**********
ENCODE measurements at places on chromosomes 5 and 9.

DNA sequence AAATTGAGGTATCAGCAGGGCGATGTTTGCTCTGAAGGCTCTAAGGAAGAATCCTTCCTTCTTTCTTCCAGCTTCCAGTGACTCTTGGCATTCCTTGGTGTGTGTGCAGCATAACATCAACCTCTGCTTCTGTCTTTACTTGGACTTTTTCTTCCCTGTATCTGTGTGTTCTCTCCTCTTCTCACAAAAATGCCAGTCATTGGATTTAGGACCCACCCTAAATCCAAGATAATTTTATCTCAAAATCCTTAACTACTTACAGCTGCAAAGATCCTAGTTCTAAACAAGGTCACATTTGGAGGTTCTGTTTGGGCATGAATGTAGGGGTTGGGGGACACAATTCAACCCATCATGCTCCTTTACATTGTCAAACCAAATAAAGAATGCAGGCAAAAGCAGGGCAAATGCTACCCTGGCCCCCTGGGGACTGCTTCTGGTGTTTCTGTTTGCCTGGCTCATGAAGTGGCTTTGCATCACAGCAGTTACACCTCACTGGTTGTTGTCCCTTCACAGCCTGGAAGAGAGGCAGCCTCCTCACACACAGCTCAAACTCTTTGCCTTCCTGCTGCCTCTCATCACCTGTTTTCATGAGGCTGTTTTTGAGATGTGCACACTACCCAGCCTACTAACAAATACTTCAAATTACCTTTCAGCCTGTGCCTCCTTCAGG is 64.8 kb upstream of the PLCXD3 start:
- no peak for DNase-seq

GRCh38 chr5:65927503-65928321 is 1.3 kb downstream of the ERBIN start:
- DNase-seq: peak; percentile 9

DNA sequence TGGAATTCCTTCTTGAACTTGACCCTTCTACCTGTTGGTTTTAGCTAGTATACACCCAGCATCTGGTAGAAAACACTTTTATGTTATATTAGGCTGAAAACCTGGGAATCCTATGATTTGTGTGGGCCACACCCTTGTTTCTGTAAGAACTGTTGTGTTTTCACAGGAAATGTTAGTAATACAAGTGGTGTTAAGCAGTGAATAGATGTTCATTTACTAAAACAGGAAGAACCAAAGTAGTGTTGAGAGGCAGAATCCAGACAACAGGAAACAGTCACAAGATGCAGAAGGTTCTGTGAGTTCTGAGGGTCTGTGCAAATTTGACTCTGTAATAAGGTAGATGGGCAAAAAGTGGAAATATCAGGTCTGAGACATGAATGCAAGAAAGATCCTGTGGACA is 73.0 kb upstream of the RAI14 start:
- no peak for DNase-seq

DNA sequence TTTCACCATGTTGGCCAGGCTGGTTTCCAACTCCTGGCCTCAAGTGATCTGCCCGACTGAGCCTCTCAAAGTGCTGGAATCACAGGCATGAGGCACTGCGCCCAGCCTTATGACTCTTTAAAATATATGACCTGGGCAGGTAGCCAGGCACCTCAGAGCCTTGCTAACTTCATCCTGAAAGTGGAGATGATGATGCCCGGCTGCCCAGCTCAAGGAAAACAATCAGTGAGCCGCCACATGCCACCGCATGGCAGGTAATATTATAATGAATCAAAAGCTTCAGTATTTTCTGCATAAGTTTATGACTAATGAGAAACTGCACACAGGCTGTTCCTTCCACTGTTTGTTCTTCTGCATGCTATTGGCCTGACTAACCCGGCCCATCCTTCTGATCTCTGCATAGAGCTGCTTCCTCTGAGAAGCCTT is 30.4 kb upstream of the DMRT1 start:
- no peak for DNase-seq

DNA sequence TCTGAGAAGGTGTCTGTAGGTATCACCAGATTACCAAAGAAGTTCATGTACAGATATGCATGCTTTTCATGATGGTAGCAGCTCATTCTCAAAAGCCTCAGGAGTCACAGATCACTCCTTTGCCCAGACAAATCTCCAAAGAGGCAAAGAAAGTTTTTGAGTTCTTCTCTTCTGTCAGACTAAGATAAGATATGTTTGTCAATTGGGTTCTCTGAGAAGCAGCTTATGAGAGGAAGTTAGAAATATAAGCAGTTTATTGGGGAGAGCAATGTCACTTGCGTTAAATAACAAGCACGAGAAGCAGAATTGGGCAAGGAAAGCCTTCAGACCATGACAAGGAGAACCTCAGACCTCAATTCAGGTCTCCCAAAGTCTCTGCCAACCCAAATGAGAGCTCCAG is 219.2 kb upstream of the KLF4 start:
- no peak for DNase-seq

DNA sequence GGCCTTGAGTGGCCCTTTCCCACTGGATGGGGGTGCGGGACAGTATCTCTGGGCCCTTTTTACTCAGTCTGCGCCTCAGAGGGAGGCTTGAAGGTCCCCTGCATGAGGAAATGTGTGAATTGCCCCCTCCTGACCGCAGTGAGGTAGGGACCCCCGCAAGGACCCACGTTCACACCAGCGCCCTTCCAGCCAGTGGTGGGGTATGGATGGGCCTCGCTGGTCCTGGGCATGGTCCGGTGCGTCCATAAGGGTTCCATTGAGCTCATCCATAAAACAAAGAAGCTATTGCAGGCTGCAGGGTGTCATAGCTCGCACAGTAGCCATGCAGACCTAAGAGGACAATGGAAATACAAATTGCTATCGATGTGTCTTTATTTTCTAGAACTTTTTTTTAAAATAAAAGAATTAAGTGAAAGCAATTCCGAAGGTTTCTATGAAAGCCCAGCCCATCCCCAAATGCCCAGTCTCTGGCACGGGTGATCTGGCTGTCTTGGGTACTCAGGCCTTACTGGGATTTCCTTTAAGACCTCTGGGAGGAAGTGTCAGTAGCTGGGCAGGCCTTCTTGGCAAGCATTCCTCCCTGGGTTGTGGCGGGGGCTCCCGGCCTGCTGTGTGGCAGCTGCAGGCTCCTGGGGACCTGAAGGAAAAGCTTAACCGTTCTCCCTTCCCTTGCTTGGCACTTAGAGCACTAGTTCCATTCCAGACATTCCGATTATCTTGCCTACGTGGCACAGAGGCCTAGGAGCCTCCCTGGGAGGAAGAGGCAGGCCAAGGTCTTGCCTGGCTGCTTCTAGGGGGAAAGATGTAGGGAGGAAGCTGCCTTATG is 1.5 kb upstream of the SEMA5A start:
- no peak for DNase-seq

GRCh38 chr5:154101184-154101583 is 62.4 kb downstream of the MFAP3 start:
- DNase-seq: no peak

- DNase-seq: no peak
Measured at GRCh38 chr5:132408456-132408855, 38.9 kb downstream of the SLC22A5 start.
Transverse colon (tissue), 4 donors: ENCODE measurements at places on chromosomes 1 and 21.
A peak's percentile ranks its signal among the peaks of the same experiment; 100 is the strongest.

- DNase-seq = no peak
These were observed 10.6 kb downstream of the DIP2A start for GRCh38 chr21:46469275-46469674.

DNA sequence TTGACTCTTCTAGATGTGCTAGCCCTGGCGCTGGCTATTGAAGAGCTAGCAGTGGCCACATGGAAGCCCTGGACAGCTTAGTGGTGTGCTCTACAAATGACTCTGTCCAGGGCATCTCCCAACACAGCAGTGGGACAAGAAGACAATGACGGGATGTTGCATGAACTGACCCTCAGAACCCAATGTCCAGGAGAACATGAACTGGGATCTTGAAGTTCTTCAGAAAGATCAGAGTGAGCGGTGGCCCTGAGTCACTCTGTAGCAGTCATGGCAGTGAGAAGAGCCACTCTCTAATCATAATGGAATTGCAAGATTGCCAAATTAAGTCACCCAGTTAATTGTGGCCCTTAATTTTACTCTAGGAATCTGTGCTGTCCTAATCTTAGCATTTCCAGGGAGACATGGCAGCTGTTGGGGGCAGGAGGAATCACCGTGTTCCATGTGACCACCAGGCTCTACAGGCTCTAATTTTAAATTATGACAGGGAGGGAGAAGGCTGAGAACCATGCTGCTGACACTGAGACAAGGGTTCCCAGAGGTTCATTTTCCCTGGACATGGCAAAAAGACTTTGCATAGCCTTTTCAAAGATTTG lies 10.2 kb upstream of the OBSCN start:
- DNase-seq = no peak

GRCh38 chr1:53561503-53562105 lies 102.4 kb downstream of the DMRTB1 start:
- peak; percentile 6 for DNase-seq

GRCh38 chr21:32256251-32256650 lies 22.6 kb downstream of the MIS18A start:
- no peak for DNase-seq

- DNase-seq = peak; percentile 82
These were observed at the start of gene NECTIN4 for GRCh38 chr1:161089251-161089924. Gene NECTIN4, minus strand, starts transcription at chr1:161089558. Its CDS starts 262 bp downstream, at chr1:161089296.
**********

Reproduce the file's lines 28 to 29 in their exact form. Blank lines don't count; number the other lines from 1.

- DNase-seq = peak; percentile 82
These were observed at the start of gene NECTIN4 for GRCh38 chr1:161089251-161089924. Gene NECTIN4, minus strand, starts transcription at chr1:161089558. Its CDS starts 262 bp downstream, at chr1:161089296.